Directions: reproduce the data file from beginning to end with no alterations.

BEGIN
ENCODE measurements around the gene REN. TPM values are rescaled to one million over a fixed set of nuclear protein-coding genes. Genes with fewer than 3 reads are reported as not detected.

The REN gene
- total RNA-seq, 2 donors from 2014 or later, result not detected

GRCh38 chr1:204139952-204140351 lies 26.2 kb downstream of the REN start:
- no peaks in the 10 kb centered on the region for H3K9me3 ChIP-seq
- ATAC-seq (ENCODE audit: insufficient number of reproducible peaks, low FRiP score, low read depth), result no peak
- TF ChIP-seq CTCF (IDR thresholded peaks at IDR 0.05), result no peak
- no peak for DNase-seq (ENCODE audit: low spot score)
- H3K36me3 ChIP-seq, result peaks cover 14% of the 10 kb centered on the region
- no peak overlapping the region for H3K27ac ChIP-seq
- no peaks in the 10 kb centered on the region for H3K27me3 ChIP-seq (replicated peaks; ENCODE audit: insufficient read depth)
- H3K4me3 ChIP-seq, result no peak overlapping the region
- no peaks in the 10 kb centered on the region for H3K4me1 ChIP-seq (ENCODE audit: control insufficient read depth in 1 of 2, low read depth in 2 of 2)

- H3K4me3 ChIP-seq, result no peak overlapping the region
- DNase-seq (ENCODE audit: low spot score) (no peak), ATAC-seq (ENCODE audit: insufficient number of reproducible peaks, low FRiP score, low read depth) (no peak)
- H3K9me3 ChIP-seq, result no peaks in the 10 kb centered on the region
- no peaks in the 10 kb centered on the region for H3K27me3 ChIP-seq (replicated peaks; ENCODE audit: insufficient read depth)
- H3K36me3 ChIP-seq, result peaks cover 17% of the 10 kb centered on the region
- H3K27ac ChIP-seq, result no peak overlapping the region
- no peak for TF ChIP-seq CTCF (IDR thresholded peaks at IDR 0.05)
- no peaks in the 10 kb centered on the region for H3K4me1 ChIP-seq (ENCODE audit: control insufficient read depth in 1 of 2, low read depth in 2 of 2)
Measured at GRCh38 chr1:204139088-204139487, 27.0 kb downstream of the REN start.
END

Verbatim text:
ENCODE measurements around the gene REN. TPM values are rescaled to one million over a fixed set of nuclear protein-coding genes. Genes with fewer than 3 reads are reported as not detected.

The REN gene
- total RNA-seq, 2 donors from 2014 or later, result not detected

GRCh38 chr1:204139952-204140351 lies 26.2 kb downstream of the REN start:
- no peaks in the 10 kb centered on the region for H3K9me3 ChIP-seq
- ATAC-seq (ENCODE audit: insufficient number of reproducible peaks, low FRiP score, low read depth), result no peak
- TF ChIP-seq CTCF (IDR thresholded peaks at IDR 0.05), result no peak
- no peak for DNase-seq (ENCODE audit: low spot score)
- H3K36me3 ChIP-seq, result peaks cover 14% of the 10 kb centered on the region
- no peak overlapping the region for H3K27ac ChIP-seq
- no peaks in the 10 kb centered on the region for H3K27me3 ChIP-seq (replicated peaks; ENCODE audit: insufficient read depth)
- H3K4me3 ChIP-seq, result no peak overlapping the region
- no peaks in the 10 kb centered on the region for H3K4me1 ChIP-seq (ENCODE audit: control insufficient read depth in 1 of 2, low read depth in 2 of 2)

- H3K4me3 ChIP-seq, result no peak overlapping the region
- DNase-seq (ENCODE audit: low spot score) (no peak), ATAC-seq (ENCODE audit: insufficient number of reproducible peaks, low FRiP score, low read depth) (no peak)
- H3K9me3 ChIP-seq, result no peaks in the 10 kb centered on the region
- no peaks in the 10 kb centered on the region for H3K27me3 ChIP-seq (replicated peaks; ENCODE audit: insufficient read depth)
- H3K36me3 ChIP-seq, result peaks cover 17% of the 10 kb centered on the region
- H3K27ac ChIP-seq, result no peak overlapping the region
- no peak for TF ChIP-seq CTCF (IDR thresholded peaks at IDR 0.05)
- no peaks in the 10 kb centered on the region for H3K4me1 ChIP-seq (ENCODE audit: control insufficient read depth in 1 of 2, low read depth in 2 of 2)
Measured at GRCh38 chr1:204139088-204139487, 27.0 kb downstream of the REN start.